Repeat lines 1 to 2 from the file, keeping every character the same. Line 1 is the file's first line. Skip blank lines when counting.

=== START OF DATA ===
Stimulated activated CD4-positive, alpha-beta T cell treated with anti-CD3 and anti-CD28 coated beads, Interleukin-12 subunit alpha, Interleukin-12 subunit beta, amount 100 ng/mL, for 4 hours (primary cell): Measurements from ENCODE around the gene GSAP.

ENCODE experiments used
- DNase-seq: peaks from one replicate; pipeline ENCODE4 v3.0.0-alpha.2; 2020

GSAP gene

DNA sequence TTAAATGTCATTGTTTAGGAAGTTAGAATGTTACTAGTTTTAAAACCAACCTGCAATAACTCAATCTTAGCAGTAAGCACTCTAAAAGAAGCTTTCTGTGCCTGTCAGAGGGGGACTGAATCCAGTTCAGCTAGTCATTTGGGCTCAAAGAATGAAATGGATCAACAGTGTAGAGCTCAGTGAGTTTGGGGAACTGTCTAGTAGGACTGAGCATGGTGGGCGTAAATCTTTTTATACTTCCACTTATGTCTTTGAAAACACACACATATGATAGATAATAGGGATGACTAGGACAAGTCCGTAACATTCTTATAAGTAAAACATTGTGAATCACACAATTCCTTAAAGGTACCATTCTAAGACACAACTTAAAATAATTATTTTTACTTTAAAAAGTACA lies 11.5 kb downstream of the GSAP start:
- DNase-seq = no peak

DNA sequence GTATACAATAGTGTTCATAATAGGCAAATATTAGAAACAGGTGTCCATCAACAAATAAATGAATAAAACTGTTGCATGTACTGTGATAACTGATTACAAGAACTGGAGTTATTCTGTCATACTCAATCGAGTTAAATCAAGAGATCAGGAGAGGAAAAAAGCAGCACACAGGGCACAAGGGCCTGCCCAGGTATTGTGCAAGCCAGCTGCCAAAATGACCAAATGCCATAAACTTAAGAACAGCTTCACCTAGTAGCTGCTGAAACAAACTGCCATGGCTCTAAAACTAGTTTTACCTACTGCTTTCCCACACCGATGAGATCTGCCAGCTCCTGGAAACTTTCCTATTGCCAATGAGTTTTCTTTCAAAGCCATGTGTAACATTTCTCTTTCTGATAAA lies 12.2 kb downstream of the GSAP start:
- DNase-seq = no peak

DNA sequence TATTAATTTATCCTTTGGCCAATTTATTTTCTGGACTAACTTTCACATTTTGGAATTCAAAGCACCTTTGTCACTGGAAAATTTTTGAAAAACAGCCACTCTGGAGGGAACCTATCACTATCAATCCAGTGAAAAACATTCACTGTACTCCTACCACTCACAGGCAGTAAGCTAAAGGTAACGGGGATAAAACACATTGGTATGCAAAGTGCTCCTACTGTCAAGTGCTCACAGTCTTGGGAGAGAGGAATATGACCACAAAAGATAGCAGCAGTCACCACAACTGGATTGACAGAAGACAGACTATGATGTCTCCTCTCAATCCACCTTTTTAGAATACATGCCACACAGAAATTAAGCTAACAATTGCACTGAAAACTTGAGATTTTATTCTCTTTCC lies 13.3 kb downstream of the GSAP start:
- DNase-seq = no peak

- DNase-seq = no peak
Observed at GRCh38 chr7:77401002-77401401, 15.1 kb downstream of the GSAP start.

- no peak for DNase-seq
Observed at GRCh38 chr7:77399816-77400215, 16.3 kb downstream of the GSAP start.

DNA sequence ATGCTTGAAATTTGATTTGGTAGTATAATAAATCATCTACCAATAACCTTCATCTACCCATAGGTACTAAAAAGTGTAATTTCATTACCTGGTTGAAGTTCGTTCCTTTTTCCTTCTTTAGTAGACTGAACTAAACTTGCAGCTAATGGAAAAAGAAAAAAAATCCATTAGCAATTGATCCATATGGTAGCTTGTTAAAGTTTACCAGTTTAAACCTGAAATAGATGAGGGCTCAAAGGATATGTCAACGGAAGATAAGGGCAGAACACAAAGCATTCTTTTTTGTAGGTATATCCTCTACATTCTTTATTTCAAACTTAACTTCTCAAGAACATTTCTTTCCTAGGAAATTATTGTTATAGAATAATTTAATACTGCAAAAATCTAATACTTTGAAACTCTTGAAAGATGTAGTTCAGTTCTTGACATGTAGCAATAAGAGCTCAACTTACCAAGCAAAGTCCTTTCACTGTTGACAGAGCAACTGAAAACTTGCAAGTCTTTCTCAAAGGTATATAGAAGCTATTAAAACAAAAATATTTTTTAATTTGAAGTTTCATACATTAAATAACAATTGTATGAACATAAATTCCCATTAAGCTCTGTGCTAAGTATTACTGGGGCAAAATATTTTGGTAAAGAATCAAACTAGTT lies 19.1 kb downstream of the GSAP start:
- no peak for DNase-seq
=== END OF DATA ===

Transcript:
Stimulated activated CD4-positive, alpha-beta T cell treated with anti-CD3 and anti-CD28 coated beads, Interleukin-12 subunit alpha, Interleukin-12 subunit beta, amount 100 ng/mL, for 4 hours (primary cell): Measurements from ENCODE around the gene GSAP.

ENCODE experiments used